abated; abating

intransitive verb

1
: to decrease in force or intensity
waiting for the storm to abate
2
a
: to become defeated or become null or void (as of a writ or appeal)
b
: to decrease in amount or value
The legacies abated proportionately.

transitive verb

1
a
: to put an end to
abate a nuisance
b
: nullify sense 1
abate a writ
2
a
: to reduce in degree or intensity : moderate
may abate their rancor to win peace
b
: to reduce in value or amount : to make less especially by way of relief
abate a tax
3
: deduct, omit
abate part of the price
4
a
: to beat down or cut away so as to leave a figure in relief
b
obsolete : blunt
5
abater noun
Choose the Right Synonym for abate

abate, subside, wane, ebb mean to die down in force or intensity.

abate stresses the idea of progressive diminishing.

the storm abated

subside implies the ceasing of turbulence or agitation.

the protests subsided after a few days

wane suggests the fading or weakening of something good or impressive.

waning enthusiasm

ebb suggests the receding of something (such as the tide) that commonly comes and goes.

the ebbing of daylight

synonyms see in addition decrease

Examples of abate in a Sentence

For a while, in the Cold War's aftermath, the public fascination for espionage may abate, though somehow I doubt it. John le Carré, Boston Globe, 19 Nov. 1989
At about six, as the heat abated, people began to crowd the streets and marketplaces, and to fill the cafés. Milton Viorst, New Yorker, 12 Oct. 1987
But his attitude of sullen grievance and simmering fury never abated fully. Joseph Heller, God Knows, 1984
We waited for the wind to abate. interest in the author's home abated as her novels waned in popularity
Recent Examples on the Web The trial shattered viewership records for both courtroom streaming services, and showed that public interest in the intersection of fame and courtroom drama has not abated. Alex Weprin, The Hollywood Reporter, 11 Apr. 2024 While the pace of their price increases has abated, difficulties in sourcing auto parts, plus the loss of experienced technicians, have pushed vehicle prices higher. Rob Wile, NBC News, 10 Apr. 2024 See all Example Sentences for abate 

These examples are programmatically compiled from various online sources to illustrate current usage of the word 'abate.' Any opinions expressed in the examples do not represent those of Merriam-Webster or its editors. Send us feedback about these examples.

Word History

Etymology

Middle English abaten, borrowed from Anglo-French abatre "to strike down, fell, reduce, put an end to," from a-, prefix in transitive verbs (going back to Latin ad- ad-) + batre "to beat," going back to Latin battuere, of uncertain origin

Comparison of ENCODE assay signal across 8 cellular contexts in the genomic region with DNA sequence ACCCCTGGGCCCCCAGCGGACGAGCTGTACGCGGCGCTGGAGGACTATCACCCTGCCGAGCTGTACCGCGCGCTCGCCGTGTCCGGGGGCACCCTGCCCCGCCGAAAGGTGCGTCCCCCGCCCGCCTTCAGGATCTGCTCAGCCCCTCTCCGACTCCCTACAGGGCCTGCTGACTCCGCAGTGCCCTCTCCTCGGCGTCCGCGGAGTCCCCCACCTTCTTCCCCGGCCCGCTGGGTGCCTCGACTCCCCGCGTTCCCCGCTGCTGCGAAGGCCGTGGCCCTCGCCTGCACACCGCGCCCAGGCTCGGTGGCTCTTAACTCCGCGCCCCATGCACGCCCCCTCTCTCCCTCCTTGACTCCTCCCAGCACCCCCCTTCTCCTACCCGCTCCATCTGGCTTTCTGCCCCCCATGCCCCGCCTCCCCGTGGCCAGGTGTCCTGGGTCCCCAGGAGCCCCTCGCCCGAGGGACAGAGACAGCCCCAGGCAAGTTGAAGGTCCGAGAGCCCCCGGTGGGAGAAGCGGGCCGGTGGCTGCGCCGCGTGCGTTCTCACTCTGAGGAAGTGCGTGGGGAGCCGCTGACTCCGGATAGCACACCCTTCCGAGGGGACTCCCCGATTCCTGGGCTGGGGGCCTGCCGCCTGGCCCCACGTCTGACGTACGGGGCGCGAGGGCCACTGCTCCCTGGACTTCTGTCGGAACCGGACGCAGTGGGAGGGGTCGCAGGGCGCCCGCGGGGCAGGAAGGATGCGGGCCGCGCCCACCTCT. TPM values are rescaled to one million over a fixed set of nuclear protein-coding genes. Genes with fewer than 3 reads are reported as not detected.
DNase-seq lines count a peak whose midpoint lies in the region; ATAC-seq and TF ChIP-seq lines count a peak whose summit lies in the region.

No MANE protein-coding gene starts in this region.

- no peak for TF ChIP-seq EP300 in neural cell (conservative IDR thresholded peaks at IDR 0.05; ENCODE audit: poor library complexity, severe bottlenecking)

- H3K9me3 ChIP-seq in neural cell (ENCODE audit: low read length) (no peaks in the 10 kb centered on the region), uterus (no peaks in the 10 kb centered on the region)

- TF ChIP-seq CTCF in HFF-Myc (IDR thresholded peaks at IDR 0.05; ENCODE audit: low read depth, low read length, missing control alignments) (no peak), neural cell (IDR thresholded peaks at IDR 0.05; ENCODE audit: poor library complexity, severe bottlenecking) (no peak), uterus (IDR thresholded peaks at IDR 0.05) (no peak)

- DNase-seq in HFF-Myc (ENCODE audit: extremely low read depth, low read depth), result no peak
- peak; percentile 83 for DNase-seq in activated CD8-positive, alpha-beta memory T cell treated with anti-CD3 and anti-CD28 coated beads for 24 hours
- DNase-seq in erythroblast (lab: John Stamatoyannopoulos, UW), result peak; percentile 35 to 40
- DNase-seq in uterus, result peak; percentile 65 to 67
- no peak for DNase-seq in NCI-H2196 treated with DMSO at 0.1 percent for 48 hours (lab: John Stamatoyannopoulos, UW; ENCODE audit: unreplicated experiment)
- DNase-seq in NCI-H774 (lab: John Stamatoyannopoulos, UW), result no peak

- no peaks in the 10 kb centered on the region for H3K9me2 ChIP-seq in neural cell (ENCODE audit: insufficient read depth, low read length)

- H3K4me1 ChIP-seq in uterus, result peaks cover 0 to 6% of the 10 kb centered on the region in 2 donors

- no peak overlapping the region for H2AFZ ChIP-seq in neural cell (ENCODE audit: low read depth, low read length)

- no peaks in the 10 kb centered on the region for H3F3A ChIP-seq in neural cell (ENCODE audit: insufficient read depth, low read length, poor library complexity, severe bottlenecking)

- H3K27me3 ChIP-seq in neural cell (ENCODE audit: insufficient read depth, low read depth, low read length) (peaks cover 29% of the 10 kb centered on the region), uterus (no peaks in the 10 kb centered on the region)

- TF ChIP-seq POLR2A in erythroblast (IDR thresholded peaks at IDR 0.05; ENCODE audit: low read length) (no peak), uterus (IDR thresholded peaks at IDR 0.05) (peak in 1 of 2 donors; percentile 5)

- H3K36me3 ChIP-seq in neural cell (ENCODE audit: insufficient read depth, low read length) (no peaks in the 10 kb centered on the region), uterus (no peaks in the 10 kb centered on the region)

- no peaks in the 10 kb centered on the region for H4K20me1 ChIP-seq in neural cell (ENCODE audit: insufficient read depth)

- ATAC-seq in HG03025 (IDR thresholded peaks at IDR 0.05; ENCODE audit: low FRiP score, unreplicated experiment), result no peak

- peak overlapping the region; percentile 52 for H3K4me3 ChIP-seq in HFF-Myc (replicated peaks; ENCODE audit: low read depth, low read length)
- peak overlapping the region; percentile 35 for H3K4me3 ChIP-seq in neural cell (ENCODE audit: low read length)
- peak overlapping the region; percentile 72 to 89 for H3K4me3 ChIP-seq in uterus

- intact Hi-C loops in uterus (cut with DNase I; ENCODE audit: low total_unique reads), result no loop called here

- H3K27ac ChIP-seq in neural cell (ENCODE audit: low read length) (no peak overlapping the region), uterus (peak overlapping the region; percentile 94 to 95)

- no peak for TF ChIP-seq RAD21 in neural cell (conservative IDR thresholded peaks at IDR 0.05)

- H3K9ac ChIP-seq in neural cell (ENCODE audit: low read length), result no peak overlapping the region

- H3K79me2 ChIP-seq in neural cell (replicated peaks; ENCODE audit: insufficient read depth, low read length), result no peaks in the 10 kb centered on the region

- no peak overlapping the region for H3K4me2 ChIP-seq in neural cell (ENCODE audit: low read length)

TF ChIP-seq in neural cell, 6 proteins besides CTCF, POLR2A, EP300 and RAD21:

First Known Use

14th century, in the meaning defined at transitive sense 1

Time Traveler
The first known use of abate was in the 14th century

Dictionary Entries Near abate

Cite this Entry

“Abate.” Merriam-Webster.com Dictionary, Merriam-Webster, https://www.merriam-webster.com/dictionary/abate. Accessed 22 Apr. 2024.

Kids Definition

abate

verb
abated; abating
: to make or become less
the wind abated
abated their prices
abater noun

Legal Definition

abate

verb
abated; abating

transitive verb

1
a
: to put an end to or do away with
abate a nuisance
b
: to make void : nullify
abate an action
2
: to reduce in amount especially proportionately
abate a tax

intransitive verb

1
: to become defeated or become null or void
when a public officer who is a party to an appeal…in an official capacity dies…the action does not abateFederal Rules of Appellate Procedure Rule 43
2
: to decrease in amount or value
the legacies abated proportionately

Note: A problem arises in estate law when the amount of the bequests and devises made in a will exceeds the assets available in the estate. In such a case, some or all of the bequests and devises may have to be abated to make up the deficit. Under the Uniform Probate Code, property in the estate that is not given under the will abates first, residuary devises abate second, general devises abate third, and specific devises abate last.

Etymology

Old French abattre, literally, to knock down, from a-, prefix stressing result + battre to beat

More from Merriam-Webster on abate

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